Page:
The petitioner’s registration was cancelled on the ground that no business activity was being carried out at the registered premises. However, neither while the filing of writ petition nor during court’s proceedings; the petitioner revealed the fact of having obtained a new registration, pursuant to the cancellation of earlier one. In fact, the petitioner hoodwinked the Court, while an order for verification of the premises by the department was passed. Therefore, carrying out the second verification was a sheer waste of department’s time as the new premises was obviously bound to show operational.

    The HC, upon acquaintance of the petitioner’s concealment of this material fact, citing various legal precedents, emphasized on the consistent view derived therein that one who approaches the Court must come with clean hands. Further, only petitioners who are acting in good faith could exercise the discretionary jurisdiction under Article 226 of the Constitution of India.

    In light of the above, this writ petition was dismissed on the ground of suppression of material facts.


    The petitioner ESL Steel Limited being manufacturer of steel products, paid compensation cess on the coal imported and procured from the suppliers and claimed the ITC thereon. The coal was further used in domestic as well as zero-rated supplies. Accordingly, the petitioner claimed proportionate refund of cess paid on the coal which was utilized in zero-rates supplies.

    However, the said refund claim amounting to INR. 1,93,21,127/- was rejected in the Order-in-Original and subsequently in the Order-in-Appeal and therefore the petitioner had filed a writ application challenging the said Order.

    What transpired in the case is, after filing of the refund application, SCN was served upon the petitioner along with an opportunity of personal hearing, which was premature in nature i.e. hearing provided before the date of submission of reply. Even though, the reply to SCN was made in time, an order rejecting the refund claim was passed without recording any reasons and without according any further opportunity of being heard provided to the petitioner.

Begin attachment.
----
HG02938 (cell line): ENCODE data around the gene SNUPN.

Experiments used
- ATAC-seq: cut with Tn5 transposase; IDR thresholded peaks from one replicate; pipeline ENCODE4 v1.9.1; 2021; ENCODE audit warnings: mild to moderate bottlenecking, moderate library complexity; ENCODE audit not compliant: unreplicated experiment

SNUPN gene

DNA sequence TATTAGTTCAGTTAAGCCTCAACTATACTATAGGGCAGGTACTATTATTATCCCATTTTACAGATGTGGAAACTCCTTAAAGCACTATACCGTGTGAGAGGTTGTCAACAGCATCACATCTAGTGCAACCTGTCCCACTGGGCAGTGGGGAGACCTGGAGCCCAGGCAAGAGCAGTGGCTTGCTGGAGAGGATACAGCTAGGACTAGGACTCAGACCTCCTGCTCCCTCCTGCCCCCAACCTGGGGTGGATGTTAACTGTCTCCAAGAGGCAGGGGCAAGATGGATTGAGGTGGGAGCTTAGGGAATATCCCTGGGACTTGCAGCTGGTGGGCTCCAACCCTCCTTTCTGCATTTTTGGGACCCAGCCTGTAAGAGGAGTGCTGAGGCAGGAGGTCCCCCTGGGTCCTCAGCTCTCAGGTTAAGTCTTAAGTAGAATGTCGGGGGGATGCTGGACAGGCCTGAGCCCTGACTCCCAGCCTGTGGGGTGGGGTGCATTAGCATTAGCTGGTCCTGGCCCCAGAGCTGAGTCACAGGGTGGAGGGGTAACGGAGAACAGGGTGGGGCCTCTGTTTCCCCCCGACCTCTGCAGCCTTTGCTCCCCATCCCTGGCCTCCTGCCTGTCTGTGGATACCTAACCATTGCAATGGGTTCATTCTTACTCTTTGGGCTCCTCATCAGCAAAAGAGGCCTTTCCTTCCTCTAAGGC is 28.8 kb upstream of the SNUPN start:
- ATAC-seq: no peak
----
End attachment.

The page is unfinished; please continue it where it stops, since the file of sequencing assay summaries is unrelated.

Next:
Therefore, in view of the provisions envisaged under Rule 92(3) of the CGST Rules mandating an opportunity of being heard to be given before rejecting any refund application, HC ruled that the rejection orders were invalid as the same were in violation of principles of natural justice and remitted the matter back to the respondents for appropriate adjudication.


    The captioned case deals with parallel proceedings initiated separately by both Central and State tax authorities for the same period i.e. 2017-18 and for the same subject matter i.e. petitioner had availed and utilised ITC which were inadmissible in terms of Section 16(4) of the CGST Act, 2017.

    The State authority first issued a SCN under Section 73 of the CGST Act, 2017 for the period 2017-18. Thereafter the Central Authority issued a SCN on similar grounds for the period 2017-18, 2018-19 and 2019-20. Pursuant to the SCN, the Central authority has passed an O-I-O.

    HC held that in terms of Section 6(2) of the CGST/SGST Act, once a proceeding is initiated under either of the two Acts i.e. CGST or SGST Act, another proceeding for the same period under the other Act cannot be initiated. Hence, the HC ordered the operation of the Order-in-Original dated 11.12.2023, passed by the authority under State tax, to remain suspended till the returnable date.


    The appellant has claimed refund of tax paid under RCM in the GST era towards banking and financial services received for expenses made in foreign currency for facilitation of external commercial borrowing during the period January 2013 to June 2017. The refund claim was made under Section 11B of Central Excise Act, 1944 being the existing law as defined under Section 2(48) of CGST Act, 2017 read with Section 142(3) and Section 142(8)(a) of the CGST Act.

    The department was of the view that the payment was made by the appellants as a result of the inquiry and same was not made suo-moto and the same was part of recovery and therefore being recovery it cannot be covered under provision of section 142(8)(a).

    CESTAT held that the authorities have correctly placed reliance upon the provisions of Section 142(8)(a) of the CGST Act, 2017 since the payment of tax, interest and penalty is in pursuance of determination. Hence, credit cannot be allowed to the person who has evaded tax and then paid duty, interest and penalty.